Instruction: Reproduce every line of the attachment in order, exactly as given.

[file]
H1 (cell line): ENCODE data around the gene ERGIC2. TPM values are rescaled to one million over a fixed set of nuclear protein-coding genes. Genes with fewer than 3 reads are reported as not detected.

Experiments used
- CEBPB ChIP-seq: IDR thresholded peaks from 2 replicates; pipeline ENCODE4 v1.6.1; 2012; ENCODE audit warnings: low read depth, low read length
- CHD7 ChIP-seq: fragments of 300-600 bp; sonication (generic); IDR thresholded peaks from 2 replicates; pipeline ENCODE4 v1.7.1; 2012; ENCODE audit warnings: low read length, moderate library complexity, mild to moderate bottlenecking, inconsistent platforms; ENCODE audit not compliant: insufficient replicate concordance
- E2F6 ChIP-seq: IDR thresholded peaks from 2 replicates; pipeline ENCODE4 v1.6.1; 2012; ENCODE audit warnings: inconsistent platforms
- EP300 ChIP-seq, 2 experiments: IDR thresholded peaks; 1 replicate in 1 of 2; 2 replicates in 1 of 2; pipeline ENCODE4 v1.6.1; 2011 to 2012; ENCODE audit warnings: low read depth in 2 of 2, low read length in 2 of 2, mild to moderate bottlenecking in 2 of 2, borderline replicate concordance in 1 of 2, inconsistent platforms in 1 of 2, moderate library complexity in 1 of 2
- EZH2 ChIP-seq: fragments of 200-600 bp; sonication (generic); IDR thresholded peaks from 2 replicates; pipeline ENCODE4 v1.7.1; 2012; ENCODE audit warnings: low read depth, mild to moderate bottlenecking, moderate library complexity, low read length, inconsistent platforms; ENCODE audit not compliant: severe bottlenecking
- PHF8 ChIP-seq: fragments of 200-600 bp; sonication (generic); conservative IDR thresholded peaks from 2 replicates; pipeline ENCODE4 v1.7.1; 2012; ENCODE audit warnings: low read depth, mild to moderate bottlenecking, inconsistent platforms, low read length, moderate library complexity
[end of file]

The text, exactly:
H1 (cell line): ENCODE data around the gene ERGIC2. TPM values are rescaled to one million over a fixed set of nuclear protein-coding genes. Genes with fewer than 3 reads are reported as not detected.

Experiments used
- CEBPB ChIP-seq: IDR thresholded peaks from 2 replicates; pipeline ENCODE4 v1.6.1; 2012; ENCODE audit warnings: low read depth, low read length
- CHD7 ChIP-seq: fragments of 300-600 bp; sonication (generic); IDR thresholded peaks from 2 replicates; pipeline ENCODE4 v1.7.1; 2012; ENCODE audit warnings: low read length, moderate library complexity, mild to moderate bottlenecking, inconsistent platforms; ENCODE audit not compliant: insufficient replicate concordance
- E2F6 ChIP-seq: IDR thresholded peaks from 2 replicates; pipeline ENCODE4 v1.6.1; 2012; ENCODE audit warnings: inconsistent platforms
- EP300 ChIP-seq, 2 experiments: IDR thresholded peaks; 1 replicate in 1 of 2; 2 replicates in 1 of 2; pipeline ENCODE4 v1.6.1; 2011 to 2012; ENCODE audit warnings: low read depth in 2 of 2, low read length in 2 of 2, mild to moderate bottlenecking in 2 of 2, borderline replicate concordance in 1 of 2, inconsistent platforms in 1 of 2, moderate library complexity in 1 of 2
- EZH2 ChIP-seq: fragments of 200-600 bp; sonication (generic); IDR thresholded peaks from 2 replicates; pipeline ENCODE4 v1.7.1; 2012; ENCODE audit warnings: low read depth, mild to moderate bottlenecking, moderate library complexity, low read length, inconsistent platforms; ENCODE audit not compliant: severe bottlenecking
- PHF8 ChIP-seq: fragments of 200-600 bp; sonication (generic); conservative IDR thresholded peaks from 2 replicates; pipeline ENCODE4 v1.7.1; 2012; ENCODE audit warnings: low read depth, mild to moderate bottlenecking, inconsistent platforms, low read length, moderate library complexity